- #1053 OLPC needs a usable GUI (i.e. not Sugar)
- #4908 Basic Sugar UI primitive is bizarre: hover, then move, then click
- #4910 Sugar UI overlaps three top bars on every activity
- #1310 Handheld mode: rotation, activity switching, and key-map
- #1146 Must specify a service name
- #961 No home for a stylus
- #967 XO can't self-host an upgrade of its EC, boot firmware, or OS image
- #2866 Network Manager GUI doesn't report success or failure
- #4406 XO leaves trash on USB sticks
- #5680 G1G1 laptops are shipping with "security" enabled
- #959 Trackpad doesn't produce mouse clicks when tapped
- #1311 Power button is too easy to hit inadvertently
- #2684 No way to set the timezone or the time or the time format
- #4912 pygtk does thousands of futex(,FUTEX_WAKE) calls unnecessarily
- #4679 The sugar_datastore_service polls about 400 times a second.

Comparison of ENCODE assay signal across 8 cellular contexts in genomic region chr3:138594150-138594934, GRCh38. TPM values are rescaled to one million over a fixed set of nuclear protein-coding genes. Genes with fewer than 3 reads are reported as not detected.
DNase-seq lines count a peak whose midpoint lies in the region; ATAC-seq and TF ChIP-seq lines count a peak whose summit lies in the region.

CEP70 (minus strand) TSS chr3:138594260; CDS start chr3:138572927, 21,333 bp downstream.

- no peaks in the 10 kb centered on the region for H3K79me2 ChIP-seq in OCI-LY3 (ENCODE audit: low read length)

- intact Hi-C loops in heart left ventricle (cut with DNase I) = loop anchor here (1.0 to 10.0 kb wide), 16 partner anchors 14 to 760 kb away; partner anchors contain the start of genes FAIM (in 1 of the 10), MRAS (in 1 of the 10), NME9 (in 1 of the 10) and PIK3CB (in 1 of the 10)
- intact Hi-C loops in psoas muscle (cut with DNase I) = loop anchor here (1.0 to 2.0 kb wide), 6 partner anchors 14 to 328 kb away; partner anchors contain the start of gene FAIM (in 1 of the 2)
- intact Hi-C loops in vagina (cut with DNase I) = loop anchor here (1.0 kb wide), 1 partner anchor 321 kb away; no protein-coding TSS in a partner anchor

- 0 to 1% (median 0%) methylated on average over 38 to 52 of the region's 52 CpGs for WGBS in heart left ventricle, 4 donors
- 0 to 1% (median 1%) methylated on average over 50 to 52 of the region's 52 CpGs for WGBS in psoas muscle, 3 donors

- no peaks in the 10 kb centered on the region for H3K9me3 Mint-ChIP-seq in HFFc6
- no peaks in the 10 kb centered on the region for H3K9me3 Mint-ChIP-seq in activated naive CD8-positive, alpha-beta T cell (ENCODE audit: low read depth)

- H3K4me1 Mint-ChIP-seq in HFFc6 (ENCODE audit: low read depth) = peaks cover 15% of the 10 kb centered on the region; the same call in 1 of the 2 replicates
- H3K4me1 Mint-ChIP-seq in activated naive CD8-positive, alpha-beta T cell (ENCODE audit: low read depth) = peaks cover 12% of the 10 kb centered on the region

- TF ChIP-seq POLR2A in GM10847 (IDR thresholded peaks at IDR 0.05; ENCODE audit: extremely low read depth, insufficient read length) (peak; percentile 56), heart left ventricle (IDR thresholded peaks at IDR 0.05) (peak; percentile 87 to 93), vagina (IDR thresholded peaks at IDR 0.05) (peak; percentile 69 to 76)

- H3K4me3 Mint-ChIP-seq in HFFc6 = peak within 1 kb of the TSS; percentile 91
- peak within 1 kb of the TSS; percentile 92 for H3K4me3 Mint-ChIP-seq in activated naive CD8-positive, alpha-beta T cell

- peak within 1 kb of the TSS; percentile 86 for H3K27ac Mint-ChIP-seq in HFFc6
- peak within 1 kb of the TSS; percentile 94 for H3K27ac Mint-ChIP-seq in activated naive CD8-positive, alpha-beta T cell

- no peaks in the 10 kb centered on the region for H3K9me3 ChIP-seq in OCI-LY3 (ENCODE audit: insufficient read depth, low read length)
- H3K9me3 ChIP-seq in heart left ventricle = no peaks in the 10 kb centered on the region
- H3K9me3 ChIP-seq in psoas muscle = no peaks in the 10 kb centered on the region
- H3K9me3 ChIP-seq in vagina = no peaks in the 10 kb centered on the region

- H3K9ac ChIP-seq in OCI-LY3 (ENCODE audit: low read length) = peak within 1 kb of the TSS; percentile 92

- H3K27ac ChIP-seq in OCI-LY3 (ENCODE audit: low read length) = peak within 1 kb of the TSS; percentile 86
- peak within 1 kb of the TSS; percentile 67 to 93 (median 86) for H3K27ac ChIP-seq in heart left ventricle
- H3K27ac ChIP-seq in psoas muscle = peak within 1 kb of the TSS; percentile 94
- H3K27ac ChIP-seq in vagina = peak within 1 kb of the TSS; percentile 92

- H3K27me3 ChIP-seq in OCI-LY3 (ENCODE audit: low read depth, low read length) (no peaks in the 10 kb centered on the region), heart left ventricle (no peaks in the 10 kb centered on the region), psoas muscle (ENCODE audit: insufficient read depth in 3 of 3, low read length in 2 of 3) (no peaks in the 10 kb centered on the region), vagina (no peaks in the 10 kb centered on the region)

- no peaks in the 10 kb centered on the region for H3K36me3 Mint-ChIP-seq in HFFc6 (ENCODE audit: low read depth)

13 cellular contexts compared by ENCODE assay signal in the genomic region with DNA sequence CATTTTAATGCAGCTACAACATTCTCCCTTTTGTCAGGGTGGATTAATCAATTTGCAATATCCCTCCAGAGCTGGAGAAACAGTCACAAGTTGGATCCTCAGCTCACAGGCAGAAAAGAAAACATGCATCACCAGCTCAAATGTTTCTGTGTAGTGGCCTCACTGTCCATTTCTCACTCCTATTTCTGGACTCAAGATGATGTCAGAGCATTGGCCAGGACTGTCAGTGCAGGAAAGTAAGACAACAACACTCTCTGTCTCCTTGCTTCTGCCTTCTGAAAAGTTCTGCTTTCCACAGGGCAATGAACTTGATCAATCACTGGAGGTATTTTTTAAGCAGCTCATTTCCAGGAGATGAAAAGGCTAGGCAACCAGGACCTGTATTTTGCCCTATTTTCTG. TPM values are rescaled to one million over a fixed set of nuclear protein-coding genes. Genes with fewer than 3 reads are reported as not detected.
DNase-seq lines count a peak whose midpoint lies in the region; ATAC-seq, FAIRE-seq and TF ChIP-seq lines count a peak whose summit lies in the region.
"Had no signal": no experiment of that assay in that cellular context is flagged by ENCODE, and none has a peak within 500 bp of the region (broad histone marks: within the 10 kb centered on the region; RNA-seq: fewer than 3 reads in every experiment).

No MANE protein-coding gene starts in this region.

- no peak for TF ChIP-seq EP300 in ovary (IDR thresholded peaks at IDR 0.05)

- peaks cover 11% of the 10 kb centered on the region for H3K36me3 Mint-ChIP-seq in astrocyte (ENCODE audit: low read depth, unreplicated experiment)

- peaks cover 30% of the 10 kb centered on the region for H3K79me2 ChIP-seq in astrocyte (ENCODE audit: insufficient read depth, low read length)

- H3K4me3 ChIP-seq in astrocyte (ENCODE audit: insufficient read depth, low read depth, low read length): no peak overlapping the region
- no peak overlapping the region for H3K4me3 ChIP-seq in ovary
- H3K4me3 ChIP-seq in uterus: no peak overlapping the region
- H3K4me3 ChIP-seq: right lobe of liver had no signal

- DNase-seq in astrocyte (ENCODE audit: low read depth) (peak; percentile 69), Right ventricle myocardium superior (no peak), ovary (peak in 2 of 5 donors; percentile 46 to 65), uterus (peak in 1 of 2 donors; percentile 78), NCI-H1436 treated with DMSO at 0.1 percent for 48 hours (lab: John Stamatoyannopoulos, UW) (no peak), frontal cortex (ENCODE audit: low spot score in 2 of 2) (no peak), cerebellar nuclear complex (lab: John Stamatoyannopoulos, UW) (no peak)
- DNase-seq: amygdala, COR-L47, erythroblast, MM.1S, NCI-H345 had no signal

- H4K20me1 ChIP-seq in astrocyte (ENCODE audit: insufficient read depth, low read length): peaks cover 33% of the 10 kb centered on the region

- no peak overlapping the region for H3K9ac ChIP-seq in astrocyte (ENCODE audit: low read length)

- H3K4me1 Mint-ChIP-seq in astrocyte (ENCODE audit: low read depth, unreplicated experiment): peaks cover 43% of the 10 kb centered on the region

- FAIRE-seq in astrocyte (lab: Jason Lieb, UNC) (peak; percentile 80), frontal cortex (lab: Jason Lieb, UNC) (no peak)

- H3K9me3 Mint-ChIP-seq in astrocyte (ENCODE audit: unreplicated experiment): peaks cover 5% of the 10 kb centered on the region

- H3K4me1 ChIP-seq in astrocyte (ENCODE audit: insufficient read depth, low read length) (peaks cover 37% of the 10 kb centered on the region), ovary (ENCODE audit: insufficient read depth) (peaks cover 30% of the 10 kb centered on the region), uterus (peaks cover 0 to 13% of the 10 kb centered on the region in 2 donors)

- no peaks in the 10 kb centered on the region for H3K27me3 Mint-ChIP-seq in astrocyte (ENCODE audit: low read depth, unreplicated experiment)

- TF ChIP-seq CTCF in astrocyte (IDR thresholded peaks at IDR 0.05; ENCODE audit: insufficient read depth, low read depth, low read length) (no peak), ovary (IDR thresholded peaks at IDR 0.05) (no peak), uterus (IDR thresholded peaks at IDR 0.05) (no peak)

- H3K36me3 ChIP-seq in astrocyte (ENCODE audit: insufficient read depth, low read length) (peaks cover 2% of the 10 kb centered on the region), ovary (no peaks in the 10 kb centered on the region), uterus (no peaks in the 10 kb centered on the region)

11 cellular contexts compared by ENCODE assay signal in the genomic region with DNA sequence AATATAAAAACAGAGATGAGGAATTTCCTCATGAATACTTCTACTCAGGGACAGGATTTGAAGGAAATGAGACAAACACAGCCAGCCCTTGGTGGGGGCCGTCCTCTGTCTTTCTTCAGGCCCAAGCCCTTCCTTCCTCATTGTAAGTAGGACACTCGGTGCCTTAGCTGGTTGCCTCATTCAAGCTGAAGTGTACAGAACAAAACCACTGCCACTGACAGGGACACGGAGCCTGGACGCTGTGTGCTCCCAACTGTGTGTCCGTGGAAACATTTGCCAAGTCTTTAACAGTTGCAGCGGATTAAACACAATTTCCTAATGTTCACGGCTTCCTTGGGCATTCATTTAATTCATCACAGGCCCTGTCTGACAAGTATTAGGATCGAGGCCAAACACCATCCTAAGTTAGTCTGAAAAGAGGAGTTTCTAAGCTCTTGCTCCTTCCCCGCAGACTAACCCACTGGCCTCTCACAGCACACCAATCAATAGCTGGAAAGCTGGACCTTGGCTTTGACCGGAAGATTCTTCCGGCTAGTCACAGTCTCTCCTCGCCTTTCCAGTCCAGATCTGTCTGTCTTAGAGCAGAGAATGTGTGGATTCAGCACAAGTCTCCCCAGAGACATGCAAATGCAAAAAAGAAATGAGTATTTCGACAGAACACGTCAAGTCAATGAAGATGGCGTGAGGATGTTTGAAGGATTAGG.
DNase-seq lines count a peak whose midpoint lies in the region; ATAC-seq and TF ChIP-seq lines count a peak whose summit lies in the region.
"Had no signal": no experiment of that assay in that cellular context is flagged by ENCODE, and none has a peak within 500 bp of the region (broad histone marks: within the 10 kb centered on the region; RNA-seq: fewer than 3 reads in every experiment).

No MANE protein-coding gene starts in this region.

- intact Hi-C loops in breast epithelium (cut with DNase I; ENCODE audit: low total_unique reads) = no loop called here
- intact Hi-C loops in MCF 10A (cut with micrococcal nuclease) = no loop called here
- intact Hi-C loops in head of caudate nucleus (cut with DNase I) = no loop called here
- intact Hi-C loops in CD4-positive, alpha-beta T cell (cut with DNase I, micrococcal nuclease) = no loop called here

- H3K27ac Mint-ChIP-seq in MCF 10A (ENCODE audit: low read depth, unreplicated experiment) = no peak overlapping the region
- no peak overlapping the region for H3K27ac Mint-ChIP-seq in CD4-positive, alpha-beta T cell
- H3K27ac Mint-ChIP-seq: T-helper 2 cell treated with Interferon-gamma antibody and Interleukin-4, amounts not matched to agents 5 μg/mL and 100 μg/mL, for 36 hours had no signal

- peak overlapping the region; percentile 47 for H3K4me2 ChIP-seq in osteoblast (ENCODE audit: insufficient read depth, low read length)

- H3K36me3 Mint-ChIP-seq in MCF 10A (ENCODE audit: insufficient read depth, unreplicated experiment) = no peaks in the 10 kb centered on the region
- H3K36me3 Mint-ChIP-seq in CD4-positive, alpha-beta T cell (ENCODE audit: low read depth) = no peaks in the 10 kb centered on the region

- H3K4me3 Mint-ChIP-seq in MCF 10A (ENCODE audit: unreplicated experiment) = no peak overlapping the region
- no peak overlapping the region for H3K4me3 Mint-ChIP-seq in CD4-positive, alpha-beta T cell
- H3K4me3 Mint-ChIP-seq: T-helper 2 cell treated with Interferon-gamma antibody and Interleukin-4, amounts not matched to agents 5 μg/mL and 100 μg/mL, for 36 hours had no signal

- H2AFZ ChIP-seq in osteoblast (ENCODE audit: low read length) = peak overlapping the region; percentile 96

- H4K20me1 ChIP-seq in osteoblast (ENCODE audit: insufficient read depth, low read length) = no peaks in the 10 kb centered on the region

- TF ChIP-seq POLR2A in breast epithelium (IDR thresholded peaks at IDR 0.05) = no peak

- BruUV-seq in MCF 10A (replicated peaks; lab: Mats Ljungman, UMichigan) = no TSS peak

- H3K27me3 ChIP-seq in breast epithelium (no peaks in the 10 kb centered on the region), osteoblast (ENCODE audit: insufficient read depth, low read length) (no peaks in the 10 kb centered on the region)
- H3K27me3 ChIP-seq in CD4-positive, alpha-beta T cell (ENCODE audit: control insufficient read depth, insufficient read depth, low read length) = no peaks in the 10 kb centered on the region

- #4915 SimCity gets Buddy Delete messages unnecessarily
Some of these things have been changed; others deferred indefinitely; others ignored.
I'm not saying that every suggestion I make should be implemented. Even The Economist makes dumb suggestions sometimes (like "I can't type my article on this computer because a minor jffs2 error message appeared while it was booting".) Critical small stuff I report is often fixed. Many suggestions are briefly considered. But it seems like the big questions -- like has Sugar succeeded? Has DRM/security suceeded? are never answered, because the answer is too troubling to the status quo. I was raised in startups, where you have to ask and answer these questions -- before the customers notice. Oops OLPC, they're noticing; even the press is noticing.
Gnu 07:49, 11 January 2008 (EST)
 In reply to Gnu
It is true that there's lots of low hanging optimization fruit we haven't bothered picking, yet. I thought everybody agreed that we're going to do substantial performance over Update.2.